Geoffrey III, Viscount of Châteaudun

Geoffrey III (Geoffroy III) (died 1145), Viscount of Châteaudun, son of Hugues III, Viscount of Châteaudun, and Agnes, Comtesse de Fréteval, daughter of Foucher, Seigneur de Fréteval, and Hildeburge Goët. Geoffrey was also Seigneur of Mondoubleau by virtue of his marriage. This resulted in a significant increase in the holdings of the family of Châteaudun.

Geoffrey battled his cousin Urso, Seigneur de Fréteval, son of Nivelon III de Fréteval, brother of Geoffrey’s mother, resulting in his capture in 1136. Geoffrey's son Hugues managed to rescue his father with the help of Geoffroy III, Count of Vendome. Geoffrey and his family were closely associated with the Church of Saint-Léonard de Bellême, built circa 960 by Yves de Creil, donating it to the town of Marmoutier in 1092.

Although not generally know, Geoffrey was an important figure in the founding of the Knights Templar. After the crusaders had captured Jerusalem in July 1099, western Christians flocked in the Holy Land for pilgrimage and their safety was certainly endangered. To protect them, nine French knights, led by Hugues de Paynes, created in 1118 a religious militia which was to become later the Order of the Temple. The members of the Order are monks and soldiers and obeyed rules elaborated by a council gathered at Troyes Cathedral in France in January 1128.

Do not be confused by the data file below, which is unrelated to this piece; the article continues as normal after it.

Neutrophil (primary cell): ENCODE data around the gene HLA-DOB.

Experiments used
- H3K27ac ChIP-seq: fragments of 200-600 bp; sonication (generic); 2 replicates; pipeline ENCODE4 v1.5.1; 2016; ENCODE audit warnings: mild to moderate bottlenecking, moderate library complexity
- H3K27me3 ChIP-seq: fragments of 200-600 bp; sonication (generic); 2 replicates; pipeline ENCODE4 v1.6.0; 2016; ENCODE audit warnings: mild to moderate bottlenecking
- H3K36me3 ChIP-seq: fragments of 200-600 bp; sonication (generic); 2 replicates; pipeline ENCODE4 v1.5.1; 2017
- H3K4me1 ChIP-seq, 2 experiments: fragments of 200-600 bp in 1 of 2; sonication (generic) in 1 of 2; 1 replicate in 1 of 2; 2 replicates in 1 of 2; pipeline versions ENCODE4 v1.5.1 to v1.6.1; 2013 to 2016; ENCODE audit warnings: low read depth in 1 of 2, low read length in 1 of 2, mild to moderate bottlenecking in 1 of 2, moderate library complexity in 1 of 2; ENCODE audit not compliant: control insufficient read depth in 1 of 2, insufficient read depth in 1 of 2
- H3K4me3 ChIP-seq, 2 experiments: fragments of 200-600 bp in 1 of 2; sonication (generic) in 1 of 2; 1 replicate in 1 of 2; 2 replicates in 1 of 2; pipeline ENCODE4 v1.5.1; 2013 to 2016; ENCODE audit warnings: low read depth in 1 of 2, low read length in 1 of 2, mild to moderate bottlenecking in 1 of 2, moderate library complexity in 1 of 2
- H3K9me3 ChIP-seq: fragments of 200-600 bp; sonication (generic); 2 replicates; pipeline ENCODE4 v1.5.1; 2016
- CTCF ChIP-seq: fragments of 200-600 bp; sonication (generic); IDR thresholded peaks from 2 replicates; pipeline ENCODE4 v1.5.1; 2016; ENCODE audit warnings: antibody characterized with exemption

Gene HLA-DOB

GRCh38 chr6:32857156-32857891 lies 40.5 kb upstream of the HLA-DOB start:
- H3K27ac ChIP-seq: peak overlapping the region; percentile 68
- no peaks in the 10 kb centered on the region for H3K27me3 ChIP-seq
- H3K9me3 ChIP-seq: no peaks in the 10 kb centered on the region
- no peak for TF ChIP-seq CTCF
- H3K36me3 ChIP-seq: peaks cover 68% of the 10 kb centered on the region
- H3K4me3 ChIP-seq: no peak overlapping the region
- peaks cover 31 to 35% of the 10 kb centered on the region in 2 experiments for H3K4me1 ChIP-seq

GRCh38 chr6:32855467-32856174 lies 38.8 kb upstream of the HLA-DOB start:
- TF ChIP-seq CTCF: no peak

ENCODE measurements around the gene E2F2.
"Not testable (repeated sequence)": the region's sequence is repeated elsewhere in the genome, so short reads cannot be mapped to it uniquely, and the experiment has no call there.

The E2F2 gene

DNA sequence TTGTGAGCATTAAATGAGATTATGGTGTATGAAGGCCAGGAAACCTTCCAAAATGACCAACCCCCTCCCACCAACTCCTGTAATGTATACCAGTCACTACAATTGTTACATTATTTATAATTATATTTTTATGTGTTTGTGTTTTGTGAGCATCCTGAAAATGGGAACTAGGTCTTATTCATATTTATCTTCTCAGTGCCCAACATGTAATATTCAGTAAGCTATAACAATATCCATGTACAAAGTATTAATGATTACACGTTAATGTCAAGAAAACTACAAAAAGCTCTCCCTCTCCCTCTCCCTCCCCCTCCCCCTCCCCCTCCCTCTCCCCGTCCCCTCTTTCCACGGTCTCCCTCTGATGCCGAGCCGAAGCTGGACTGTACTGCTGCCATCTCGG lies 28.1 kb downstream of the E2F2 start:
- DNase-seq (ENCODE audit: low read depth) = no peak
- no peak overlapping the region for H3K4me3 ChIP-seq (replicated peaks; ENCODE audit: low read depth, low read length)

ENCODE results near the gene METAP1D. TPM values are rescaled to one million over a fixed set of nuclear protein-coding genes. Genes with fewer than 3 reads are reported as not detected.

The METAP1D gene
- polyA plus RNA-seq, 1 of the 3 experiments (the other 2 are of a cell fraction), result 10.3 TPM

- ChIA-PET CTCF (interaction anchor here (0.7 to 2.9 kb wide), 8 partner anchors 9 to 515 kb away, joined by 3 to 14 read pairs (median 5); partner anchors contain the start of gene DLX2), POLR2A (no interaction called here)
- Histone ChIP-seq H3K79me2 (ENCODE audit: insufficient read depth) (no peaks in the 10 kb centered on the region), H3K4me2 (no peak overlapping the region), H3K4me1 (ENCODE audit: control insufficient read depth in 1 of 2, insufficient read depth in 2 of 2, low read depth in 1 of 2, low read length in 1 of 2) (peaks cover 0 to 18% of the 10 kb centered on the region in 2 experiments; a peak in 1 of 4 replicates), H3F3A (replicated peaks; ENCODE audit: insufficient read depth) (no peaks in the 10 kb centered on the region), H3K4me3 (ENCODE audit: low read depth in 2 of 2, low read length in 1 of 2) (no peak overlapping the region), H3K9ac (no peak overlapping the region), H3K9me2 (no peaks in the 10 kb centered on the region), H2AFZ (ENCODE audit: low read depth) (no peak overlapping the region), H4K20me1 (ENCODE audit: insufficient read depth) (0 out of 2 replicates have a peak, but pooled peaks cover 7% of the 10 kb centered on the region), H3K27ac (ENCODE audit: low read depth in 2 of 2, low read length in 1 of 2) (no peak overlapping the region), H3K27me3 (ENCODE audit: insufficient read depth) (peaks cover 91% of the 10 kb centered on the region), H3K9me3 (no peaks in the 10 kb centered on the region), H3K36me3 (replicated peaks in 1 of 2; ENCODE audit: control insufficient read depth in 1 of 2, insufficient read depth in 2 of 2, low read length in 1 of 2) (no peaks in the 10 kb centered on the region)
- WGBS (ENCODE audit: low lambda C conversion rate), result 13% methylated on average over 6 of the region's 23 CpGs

The Templars settled in Arville between 1128 and 1130, on a wooded estate of 2500 acres given to them by Geoffroy. The Commanderie d’Arvill, as it was known, became a training base for the knights waiting for their departure to the Holy Land. The Templars lived here until their arrest by Philip IV, King of France, who accused them of heresy, on Friday 13 October 1307.

Geoffrey married Helvise, Dame of Mondoubleau, daughter of Ilbert Payen de Mondoubleau. Helvise’s grandfather was Nivelon II de Fréteval, brother of Geoffrey’s maternal grandfather Foucher. Geoffrey and Helvise had six children:

As noted above, Helvise's dowry represented a substantial increase of land of Châteaudun.

In 1145, Geoffroy II de Lèves, Bishop of Chartres, excommunicated Geoffrey. On his deathbed, Geoffrey became a monk at Tiron Sainte-Trinité (see Tironensian Order), making peace with the abbey and therefore the bishop. Geoffrey was succeeded as Viscount of Châteaudun by his son Hugues upon his death.

SourcesEdit

Settipani, Christian, Les vicomtes de Châteaudun et leurs alliés, dans Onomastique et Parenté dans l'Occident médiéval, Oxford, Linacre, Unit for Prosopographical Research, 2000

Association of Friends of the Perche, Chapelle Saint-Santin, Cahiers Percherons, No. 52, Belleme II, 1976

Europäische Stammtafeln, Vol. III, Les Vicomtes de Châteaudun

Medieval Lands Project, Vicomtes de Châteaudun

Commanderie d’Arville